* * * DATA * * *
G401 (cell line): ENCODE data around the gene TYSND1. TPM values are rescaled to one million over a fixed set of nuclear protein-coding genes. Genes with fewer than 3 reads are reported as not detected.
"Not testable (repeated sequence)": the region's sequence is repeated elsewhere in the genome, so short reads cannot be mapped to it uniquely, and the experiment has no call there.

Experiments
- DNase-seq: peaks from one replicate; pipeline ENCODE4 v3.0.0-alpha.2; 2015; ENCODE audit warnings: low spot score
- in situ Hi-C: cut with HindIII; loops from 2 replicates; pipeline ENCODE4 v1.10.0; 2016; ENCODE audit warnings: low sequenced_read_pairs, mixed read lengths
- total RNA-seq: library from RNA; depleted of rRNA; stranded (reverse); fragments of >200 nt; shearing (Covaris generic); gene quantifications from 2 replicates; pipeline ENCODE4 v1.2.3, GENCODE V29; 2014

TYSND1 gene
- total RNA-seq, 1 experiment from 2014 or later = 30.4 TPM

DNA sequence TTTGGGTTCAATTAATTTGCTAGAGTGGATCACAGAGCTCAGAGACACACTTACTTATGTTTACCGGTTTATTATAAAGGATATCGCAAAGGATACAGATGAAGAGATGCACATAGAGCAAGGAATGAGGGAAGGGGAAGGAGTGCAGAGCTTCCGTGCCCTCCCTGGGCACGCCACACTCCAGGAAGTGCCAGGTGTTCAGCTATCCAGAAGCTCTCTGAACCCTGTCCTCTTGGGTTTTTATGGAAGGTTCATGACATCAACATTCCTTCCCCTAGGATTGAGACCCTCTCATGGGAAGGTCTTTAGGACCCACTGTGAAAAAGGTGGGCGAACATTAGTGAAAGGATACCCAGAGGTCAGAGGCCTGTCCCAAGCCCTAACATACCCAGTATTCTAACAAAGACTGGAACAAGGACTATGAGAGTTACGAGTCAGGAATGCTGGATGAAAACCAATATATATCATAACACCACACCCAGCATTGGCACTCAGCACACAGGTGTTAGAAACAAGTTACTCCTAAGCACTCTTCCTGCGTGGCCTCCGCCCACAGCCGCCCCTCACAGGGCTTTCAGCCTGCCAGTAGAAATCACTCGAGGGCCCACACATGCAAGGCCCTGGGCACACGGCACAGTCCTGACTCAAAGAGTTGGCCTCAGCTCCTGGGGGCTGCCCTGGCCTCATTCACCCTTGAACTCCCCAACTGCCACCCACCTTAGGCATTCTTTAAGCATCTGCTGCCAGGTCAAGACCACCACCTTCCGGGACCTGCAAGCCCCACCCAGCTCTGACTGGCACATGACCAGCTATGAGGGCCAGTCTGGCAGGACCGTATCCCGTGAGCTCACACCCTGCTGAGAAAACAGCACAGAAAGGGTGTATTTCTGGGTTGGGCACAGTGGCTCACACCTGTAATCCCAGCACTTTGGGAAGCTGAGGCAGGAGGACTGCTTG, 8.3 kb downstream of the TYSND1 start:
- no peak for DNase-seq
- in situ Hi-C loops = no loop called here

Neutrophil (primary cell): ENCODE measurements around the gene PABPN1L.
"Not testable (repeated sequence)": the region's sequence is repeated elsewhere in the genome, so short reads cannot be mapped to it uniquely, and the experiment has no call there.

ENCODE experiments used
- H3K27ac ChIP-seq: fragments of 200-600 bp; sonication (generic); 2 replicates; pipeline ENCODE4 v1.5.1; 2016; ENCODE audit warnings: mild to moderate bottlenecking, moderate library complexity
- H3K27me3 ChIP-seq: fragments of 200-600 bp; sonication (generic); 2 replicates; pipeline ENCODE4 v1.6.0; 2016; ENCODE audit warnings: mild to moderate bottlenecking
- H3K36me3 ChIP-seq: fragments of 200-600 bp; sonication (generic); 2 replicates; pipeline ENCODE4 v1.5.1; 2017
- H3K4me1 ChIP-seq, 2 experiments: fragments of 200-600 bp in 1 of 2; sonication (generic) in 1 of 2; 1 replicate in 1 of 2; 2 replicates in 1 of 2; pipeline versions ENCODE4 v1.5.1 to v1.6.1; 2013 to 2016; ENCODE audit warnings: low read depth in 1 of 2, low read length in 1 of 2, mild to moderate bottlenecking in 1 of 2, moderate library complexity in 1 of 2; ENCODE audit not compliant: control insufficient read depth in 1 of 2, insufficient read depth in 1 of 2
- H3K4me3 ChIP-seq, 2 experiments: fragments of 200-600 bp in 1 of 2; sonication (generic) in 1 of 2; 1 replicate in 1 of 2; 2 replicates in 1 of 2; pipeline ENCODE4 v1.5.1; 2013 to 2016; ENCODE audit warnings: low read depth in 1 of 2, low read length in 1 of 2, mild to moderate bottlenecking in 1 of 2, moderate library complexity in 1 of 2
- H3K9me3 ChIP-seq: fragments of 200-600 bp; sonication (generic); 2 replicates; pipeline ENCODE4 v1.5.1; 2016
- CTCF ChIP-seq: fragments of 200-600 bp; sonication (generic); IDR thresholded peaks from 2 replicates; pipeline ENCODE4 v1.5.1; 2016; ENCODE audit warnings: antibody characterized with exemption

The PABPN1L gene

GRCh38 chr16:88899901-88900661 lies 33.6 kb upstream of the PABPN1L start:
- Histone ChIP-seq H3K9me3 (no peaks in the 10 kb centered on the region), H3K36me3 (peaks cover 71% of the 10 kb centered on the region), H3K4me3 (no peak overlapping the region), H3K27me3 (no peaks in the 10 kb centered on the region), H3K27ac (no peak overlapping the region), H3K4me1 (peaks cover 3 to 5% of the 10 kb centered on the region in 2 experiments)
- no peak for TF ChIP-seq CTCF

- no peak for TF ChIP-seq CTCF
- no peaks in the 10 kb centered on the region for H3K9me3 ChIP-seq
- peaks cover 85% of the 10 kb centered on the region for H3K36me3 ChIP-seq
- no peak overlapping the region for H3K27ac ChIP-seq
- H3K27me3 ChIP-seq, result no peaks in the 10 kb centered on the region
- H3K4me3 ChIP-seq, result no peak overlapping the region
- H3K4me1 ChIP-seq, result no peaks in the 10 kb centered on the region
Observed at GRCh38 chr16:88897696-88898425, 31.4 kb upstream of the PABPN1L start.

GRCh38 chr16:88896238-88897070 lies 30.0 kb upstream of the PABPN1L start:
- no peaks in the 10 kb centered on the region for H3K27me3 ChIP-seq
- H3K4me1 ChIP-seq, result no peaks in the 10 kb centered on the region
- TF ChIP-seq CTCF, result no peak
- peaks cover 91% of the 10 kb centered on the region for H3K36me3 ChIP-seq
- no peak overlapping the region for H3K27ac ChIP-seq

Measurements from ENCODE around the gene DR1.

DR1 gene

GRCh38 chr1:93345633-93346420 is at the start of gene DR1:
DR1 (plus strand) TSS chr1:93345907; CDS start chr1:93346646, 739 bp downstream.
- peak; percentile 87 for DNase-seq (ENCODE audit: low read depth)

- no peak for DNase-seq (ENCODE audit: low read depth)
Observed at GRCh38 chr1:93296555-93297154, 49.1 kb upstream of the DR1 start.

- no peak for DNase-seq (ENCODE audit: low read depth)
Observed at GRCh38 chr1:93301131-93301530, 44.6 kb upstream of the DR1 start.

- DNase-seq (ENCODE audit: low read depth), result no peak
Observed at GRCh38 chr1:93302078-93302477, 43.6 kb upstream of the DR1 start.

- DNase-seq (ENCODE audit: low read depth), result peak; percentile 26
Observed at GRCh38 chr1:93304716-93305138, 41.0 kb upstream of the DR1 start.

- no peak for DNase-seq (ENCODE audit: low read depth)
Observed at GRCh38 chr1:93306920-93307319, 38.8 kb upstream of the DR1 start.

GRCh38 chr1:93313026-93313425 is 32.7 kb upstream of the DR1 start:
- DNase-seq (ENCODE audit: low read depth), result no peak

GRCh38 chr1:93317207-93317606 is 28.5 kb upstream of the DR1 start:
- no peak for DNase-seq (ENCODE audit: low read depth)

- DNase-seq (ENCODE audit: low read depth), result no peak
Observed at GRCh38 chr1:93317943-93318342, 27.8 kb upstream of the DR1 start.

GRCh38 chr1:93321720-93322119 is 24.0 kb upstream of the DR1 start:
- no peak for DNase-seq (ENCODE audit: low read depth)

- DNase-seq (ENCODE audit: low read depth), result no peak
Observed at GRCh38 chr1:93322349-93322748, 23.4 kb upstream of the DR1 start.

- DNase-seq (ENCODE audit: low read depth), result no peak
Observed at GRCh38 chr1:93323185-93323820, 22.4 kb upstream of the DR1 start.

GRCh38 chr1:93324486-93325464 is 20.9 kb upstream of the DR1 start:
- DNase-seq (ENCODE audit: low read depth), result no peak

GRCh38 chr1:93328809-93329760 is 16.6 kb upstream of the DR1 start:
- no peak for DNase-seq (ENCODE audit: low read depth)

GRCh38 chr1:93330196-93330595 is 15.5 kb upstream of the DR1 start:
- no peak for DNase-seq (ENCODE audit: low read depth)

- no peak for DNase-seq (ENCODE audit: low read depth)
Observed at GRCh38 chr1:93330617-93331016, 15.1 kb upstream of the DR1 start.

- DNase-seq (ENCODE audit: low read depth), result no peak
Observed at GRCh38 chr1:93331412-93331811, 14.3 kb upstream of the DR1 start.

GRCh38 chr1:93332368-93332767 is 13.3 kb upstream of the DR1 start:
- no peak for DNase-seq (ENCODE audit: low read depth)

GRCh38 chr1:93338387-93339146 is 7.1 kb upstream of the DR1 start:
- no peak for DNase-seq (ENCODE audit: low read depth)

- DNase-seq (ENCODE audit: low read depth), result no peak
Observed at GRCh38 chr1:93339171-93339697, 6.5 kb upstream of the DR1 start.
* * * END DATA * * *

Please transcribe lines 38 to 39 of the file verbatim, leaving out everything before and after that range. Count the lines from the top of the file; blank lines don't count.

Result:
- peaks cover 91% of the 10 kb centered on the region for H3K36me3 ChIP-seq
- no peak overlapping the region for H3K27ac ChIP-seq